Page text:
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Airbus deal lifts Alcoa’s share of aero products

Dec 16, 2013 | 06:31 PM | Frank Haflich

Tags  Alcoa, Airbus, aluminum, aerospace, forgings, supply agreement, VSMPO-Avisma, Olivier Jarrault Bill Bihlman

LOS ANGELES — Alcoa Inc.’s $110-million forgings supply agreement with Airbus SAS gives the aluminum producer a larger share of some major commercial aircraft programs.

Pittsburgh-based Alcoa signed a multiyear deal to supply the Toulouse, France-based aircraft maker with titanium and aluminum aerospace forgings from its recently rebuilt 50,000-ton press in Cleveland (, Dec. 16).

The agreement includes titanium forgings used to connect wing structures to engines on Airbus’ A320neo jet, which is due to enter service in October 2015. It also includes large aluminum forgings for the A330 and A380 airliners made using Alcoa’s proprietary 7085 aluminum alloy.

The volume of forgings involved in the agreement was not disclosed.

Last year, Alcoa signed a long-term supply agreement with Airbus valued at about $1.4 billion for aluminum sheet, plate and hard alloy extrusions that included more traditional and aluminum-lithium alloys (, July 11, 2012).

Alcoa’s latest contract is the company’s second recent deal involving forging activities. In October, Alcoa signed a "cooperation agreement" with Russia’s VSMPO-Avisma Corp., marking the "first step" toward establishing a joint venture for downstream titanium and aluminum aerospace products at the former’s ZAO Alcoa SMZ plant in Samara, Russia (, Oct. 22). This would presumably combine the capabilities of Samara’s 75,000-tonne press with a "sister" press of the same capacity at VSMPO, itself a major titanium supplier to Airbus.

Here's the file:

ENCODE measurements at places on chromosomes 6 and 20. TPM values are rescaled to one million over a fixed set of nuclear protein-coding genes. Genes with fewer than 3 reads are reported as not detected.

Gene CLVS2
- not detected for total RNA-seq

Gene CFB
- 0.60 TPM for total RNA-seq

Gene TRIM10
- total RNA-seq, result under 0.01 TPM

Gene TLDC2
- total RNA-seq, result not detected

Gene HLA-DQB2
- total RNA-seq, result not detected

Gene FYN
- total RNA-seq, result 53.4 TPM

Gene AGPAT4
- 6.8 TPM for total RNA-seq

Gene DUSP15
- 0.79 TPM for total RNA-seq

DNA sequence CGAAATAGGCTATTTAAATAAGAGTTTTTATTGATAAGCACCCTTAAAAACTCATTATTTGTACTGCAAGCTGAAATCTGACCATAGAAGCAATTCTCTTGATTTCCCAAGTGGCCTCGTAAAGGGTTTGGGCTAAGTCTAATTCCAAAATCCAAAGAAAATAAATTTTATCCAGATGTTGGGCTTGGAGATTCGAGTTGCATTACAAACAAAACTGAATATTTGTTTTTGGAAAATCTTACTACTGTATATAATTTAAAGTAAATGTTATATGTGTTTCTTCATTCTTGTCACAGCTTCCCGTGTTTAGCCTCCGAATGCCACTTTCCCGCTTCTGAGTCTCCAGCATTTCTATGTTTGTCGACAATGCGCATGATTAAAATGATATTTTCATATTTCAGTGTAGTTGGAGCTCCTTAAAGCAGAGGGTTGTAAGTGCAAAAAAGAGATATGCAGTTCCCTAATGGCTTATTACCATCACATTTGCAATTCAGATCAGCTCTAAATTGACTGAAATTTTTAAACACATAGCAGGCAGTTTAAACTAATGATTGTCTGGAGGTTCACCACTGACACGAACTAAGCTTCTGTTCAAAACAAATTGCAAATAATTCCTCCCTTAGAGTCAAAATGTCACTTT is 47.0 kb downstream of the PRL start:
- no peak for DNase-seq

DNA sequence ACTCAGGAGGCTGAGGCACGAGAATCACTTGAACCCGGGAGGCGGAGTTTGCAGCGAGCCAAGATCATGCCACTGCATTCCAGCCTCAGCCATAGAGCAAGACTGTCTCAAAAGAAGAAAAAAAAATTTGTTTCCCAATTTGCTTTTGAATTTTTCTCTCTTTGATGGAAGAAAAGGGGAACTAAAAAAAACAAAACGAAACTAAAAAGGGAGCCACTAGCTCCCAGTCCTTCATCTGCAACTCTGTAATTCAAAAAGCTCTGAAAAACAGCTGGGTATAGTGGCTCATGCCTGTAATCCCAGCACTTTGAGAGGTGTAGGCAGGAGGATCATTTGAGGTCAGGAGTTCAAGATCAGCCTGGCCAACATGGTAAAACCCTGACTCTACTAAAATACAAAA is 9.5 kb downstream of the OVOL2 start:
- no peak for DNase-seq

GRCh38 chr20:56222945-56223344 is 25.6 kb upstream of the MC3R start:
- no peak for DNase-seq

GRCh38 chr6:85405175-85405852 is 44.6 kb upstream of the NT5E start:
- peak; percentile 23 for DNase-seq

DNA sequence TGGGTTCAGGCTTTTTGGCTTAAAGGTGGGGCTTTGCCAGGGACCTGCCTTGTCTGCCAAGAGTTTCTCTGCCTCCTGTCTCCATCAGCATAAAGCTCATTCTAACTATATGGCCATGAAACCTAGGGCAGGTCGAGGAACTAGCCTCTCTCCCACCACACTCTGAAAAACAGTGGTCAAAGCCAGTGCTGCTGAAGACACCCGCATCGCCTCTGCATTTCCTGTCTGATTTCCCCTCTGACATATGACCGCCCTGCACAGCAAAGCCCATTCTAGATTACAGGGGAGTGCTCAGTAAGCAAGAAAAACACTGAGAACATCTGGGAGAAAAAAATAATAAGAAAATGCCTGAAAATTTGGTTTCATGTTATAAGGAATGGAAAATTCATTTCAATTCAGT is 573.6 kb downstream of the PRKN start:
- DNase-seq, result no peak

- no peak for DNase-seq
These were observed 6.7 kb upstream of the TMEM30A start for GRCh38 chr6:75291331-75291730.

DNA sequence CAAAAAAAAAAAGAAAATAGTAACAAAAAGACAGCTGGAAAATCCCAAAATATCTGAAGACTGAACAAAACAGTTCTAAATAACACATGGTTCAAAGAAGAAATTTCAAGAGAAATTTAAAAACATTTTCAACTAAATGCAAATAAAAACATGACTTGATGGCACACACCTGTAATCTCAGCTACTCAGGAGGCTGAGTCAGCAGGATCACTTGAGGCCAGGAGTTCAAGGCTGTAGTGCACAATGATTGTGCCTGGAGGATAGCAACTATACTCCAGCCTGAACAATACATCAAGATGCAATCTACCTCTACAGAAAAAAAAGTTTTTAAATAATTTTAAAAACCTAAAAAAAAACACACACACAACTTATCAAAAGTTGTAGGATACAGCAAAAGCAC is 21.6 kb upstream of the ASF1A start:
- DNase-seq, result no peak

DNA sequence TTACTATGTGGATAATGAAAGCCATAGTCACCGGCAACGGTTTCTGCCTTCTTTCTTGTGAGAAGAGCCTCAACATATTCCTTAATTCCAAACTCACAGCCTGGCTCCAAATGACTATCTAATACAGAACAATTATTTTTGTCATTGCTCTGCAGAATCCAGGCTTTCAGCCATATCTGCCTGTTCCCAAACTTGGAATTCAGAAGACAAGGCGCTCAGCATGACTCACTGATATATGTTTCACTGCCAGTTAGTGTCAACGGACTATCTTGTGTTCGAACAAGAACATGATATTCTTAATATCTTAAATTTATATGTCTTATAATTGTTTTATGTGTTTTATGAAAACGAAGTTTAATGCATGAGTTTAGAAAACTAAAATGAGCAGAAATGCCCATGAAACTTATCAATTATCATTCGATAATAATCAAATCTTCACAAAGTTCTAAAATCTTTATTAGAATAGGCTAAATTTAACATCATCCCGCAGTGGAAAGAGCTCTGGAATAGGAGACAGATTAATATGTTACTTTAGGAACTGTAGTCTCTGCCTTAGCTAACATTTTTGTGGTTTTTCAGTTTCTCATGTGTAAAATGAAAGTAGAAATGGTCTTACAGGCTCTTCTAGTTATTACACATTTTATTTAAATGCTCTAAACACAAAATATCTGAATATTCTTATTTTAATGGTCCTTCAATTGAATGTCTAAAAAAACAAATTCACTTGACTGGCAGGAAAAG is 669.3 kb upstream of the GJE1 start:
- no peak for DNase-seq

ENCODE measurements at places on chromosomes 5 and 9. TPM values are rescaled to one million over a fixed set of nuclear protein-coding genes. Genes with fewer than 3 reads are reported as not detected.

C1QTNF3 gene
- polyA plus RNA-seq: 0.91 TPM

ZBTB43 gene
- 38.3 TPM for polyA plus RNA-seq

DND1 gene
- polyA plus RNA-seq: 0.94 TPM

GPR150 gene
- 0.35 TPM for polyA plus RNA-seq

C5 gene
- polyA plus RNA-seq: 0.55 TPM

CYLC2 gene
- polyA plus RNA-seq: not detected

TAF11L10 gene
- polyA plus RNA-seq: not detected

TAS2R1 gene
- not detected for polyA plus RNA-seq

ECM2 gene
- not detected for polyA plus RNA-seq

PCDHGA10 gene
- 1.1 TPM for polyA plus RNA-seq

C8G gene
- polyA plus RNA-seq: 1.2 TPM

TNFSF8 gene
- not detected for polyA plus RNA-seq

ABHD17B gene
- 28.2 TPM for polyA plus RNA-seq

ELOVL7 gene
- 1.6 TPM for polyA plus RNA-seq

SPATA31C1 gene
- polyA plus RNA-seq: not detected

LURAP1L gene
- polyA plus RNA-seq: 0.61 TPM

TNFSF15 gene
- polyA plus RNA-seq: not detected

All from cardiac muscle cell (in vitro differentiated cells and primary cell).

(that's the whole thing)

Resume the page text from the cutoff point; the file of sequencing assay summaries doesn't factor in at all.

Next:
Some observers think Alcoa’s push further into forgings reflects a move to broaden its aerospace product base as carbon fiber reinforced plastic (CFRP) composites take increasing shares of such market segments as fuselage and wing sheets.

But Olivier Jarrault, Alcoa’s executive vice president and group president of engineered products and solutions, emphasized in a statement to AMM that the company has "a strong position on both metallic and composite aircraft."

Bill Bihlman, president of South Bend, Ind.-based consulting firm Aerolytics LLC, said the agreement underlines Alcoa’s "authority in large aluminum forgings," while also positioning the company for greater participation in titanium.

The Cleveland plant is already a supplier of large titanium forgings for Bethesda, Md.-based Lockheed Martin Corp.’s F-35 Joint Strike Fighter.

The 50,000-ton press in Cleveland re-entered service last year after a three-and-a-half-year shutdown (, Feb. 1, 2012). Alcoa in August 2008 discovered cracks in the base of the press and declared force majeure shortly thereafter.

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